SIGN UP

How do you explain death to a child?

Avatar Image
rampart | 15:55 Fri 17th Mar 2006 | Parenting
9 Answers

Our children are aged 3 and 4. My elderly parents live with us, one of whom is in poor health. We also have an aged Corgi who has lived long past her expected lifespan. If a grandparent or pet (or anyone else in our household for that matter) should die, how does one explain that to the children?

Answers

1 to 9 of 9rss feed

Best Answer

No best answer has yet been selected by rampart. Once a best answer has been selected, it will be shown here.

For more on marking an answer as the "Best Answer", please visit our FAQ.
My children have lost two grandparents and various pets over the years. Our approach was to be honest but to keep the message simple and to keep calm. You will possibly be surprised by how matter of fact small children can be; they'll accept something which has upset an adult fairly calmly; after all, lots of things are new and strange to a child.
Question Author

Our children are so young - 3 and 4 - I don't know that they even understand the concept. Did you say something like Grandmother went to heaven? How did you convey this? I stupidly pointed to a relative's niche in the columbarium at the cathedral once and told the children that so-and-so was in there. They know that holiday things go into boxes after the holidays, for example, the big nutcraker is in a box. So when I said that about the relative, they simply thought that Aunt Ursula was put into a box until some holiday...which is an interesting thought now that I type that...

Rampart, At their age, they may understand at first, then they will question it and you suddenly realise that they didnt understand in the first place!


I used storybooks when i needed to brooch the subject, a lot of the good books are with characters that they already know. Make sure that when you explain it to them, that you have the time to spend with them, that you're all comfortable and that you dont have any distractions. make sure your children know that its ok to ask questions no matter how upsetting they think it may be - because funnily enough, even at their age, they dont ask questions because they feel it might upset Mummy or Daddy. Let them know that it is ok to be upset and that when somebody passes away, even you will be really sad, but that its ok because its normal to feel sad, lonely, sacred, confused, let down, afraid, frightened etc. use all those words so that they know what words are appropriate for them to use and explain them all.


I would start discussions about your Dog. let them know that you're dog is old and that old people pass away. describe what you mean in simple terms e.g. go to sleep and not wake up, go to heaven, become an angel / a star / snowflake etc. when they get older they will understand about peoples spirt still being with you, but at this age, they dont understand. Maybe have something of your parents/dog that your children can have as a memory such as a scrap book, stories that they have made up, aftershave/perfum/dog collar etc


All i would suggest, through experience, is be as honest as you're children can take and REASSURE them that its natural and that you will be there for them whenever they need to talk.


good luck and god bless at this difficult time for you.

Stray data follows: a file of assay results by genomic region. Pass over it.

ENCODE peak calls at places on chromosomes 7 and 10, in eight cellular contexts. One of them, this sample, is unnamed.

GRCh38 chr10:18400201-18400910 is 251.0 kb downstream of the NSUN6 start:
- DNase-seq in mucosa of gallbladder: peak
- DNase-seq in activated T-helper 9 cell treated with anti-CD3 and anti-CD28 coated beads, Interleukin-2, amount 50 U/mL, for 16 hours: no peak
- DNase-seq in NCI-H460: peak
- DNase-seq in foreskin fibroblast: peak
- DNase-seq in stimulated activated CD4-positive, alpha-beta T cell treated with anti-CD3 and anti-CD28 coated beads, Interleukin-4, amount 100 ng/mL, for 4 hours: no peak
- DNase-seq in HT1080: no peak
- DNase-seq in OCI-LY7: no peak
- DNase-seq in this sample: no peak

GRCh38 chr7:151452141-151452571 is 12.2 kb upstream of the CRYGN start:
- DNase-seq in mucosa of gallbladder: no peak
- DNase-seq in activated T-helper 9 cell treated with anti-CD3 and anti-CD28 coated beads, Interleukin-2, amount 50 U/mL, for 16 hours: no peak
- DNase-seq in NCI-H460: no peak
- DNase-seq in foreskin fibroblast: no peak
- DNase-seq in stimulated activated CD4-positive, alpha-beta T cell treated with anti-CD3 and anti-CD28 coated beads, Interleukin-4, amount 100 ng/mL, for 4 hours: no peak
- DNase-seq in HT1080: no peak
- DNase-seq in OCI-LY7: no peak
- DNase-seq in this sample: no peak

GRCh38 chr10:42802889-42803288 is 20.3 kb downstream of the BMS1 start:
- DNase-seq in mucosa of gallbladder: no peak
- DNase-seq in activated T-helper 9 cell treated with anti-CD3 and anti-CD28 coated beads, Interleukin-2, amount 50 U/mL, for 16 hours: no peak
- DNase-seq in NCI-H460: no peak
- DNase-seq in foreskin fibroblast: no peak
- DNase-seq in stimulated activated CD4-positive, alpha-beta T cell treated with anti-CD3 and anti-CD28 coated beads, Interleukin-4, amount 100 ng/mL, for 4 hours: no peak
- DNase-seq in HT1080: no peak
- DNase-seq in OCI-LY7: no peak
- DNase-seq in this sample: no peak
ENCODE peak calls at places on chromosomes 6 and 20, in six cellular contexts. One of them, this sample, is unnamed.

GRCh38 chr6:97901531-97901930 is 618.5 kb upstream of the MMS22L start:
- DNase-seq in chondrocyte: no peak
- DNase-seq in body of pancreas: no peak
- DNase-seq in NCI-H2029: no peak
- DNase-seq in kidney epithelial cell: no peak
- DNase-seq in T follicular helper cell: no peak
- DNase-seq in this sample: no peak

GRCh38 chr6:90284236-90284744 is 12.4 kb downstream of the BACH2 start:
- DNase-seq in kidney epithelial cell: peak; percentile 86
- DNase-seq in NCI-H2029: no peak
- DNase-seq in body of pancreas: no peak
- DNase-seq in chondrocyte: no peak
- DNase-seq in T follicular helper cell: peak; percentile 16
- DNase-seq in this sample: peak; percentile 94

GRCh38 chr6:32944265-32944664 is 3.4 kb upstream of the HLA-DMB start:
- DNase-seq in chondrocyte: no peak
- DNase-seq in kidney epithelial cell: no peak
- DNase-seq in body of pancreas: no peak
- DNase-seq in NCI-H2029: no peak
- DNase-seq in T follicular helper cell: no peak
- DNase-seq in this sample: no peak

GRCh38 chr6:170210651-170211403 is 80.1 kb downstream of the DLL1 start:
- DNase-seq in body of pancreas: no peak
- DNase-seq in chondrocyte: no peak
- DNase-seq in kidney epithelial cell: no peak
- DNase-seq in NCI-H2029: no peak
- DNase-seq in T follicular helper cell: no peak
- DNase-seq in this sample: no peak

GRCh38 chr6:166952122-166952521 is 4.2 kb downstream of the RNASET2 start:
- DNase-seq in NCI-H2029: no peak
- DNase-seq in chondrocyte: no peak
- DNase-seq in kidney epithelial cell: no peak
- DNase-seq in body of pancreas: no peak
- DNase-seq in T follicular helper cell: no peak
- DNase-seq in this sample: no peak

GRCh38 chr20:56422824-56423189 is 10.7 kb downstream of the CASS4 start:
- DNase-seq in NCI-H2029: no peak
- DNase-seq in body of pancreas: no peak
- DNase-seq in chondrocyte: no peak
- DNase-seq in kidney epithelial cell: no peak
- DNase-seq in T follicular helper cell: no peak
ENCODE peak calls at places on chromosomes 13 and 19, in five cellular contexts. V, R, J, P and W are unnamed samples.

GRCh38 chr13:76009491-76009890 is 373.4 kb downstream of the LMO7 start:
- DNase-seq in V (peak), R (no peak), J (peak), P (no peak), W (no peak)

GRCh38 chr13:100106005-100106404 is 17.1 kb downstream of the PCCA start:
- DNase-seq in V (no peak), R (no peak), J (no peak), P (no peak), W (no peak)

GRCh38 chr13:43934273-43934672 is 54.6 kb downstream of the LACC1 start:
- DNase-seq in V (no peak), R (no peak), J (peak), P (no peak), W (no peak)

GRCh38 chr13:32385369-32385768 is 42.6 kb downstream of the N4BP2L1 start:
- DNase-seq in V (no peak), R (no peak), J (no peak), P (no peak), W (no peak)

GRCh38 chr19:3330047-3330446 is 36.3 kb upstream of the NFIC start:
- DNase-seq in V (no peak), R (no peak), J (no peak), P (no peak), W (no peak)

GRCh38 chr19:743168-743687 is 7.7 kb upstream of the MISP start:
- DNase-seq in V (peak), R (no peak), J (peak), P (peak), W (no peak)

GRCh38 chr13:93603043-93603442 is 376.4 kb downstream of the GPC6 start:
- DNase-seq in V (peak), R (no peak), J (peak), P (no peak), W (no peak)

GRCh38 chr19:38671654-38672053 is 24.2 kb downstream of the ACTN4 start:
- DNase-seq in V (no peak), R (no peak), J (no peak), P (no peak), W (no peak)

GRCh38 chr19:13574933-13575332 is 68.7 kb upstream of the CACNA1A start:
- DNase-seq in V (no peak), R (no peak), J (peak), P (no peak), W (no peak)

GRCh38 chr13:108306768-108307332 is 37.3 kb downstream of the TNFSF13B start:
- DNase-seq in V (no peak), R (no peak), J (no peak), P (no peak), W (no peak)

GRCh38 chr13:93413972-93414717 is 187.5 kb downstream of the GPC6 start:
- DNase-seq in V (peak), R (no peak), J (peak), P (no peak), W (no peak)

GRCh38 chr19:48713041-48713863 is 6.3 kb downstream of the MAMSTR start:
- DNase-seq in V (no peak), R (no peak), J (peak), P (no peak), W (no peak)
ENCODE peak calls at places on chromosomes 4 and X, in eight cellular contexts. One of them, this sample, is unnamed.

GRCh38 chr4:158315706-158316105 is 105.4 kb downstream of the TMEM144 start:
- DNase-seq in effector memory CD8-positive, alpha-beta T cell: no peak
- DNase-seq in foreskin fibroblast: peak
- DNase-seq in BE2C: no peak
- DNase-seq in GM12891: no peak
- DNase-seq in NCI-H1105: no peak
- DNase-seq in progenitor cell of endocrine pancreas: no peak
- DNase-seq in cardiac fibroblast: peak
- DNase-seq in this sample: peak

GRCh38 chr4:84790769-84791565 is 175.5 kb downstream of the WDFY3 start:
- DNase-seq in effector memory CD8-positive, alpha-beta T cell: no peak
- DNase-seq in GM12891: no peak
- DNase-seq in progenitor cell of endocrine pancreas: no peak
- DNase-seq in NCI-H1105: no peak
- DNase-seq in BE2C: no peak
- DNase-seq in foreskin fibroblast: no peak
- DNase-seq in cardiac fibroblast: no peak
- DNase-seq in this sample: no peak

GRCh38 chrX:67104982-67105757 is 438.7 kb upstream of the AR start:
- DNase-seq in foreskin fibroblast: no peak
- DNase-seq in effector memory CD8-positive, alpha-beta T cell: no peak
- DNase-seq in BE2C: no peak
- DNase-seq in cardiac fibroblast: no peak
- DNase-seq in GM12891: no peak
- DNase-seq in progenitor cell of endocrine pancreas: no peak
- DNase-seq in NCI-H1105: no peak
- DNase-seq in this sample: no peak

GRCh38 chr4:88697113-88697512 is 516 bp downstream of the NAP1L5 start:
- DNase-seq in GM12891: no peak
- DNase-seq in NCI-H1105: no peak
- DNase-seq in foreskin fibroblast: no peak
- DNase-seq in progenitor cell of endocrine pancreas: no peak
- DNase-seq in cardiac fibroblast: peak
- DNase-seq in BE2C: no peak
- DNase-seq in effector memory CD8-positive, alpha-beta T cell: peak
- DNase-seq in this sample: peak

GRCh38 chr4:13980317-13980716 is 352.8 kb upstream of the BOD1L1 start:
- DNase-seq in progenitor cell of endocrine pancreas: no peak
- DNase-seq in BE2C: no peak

I always think that the whole heaven explaination must be very confusing for kids if the don't understand the concept which I don't believe they can at a young age. It's like saying your grannys gone to Wales, they might just think they've moved. I'm sure it's a more comforting thought but it seems better to try and explain what's actually happened :) x

I suggest using dead leaves as "props" while you explain the difference between living things that, when their time is over, become part of the "wheel of life" - however you choose to explain it. Ideally this should be done before it becomes relevant so the idea can be revisited at the appropriate time.


I feel this idea of granny being "somewhere else" is very confusing for a child & the green & brown leaves are much easier to see the difference between something that is living and something that is dead.


Oh, and "going to sleep and never waking up" can be a highly frightening concept!

I told my children that they had mummy and a daddy to look after them and that there were lots of children up with god in heaven that had no one and that their grandad had gone to help look after the children who didn't have some one. Sharing is a part of life and that I hoped they didn't mind sharing Dada, but if on a clear night they would look outside and look up to the stars and look at a twinkling star it would be thier grandad looking down on them and that he was always with them no matter where they went. They seemed to accept this after time although still being hurt by his departure ........bless them xx
Stories about caterpillars and butterflies are good in these circumstances.
There is a good book for wee folk called Badgers Parting Gifts. I think by Susan Varley. Suggest you look for it on ask.co.uk. Use it as spring board for talks. Heaven is not always completely appreciated as a concept by littlies - at playgroup you could see a Mothers despair as her little cherub stood up and declared his Grandma had died and gone to Devon!
Question Author

Thank you, everyone, for such helpful words. Absolutely the best.


Rampart

1 to 9 of 9rss feed

Do you know the answer?

How do you explain death to a child?

Answer Question >>

Related Questions

Sorry, we can't find any related questions. Try using the search bar at the top of the page to search for some keywords, or choose a topic and submit your own question.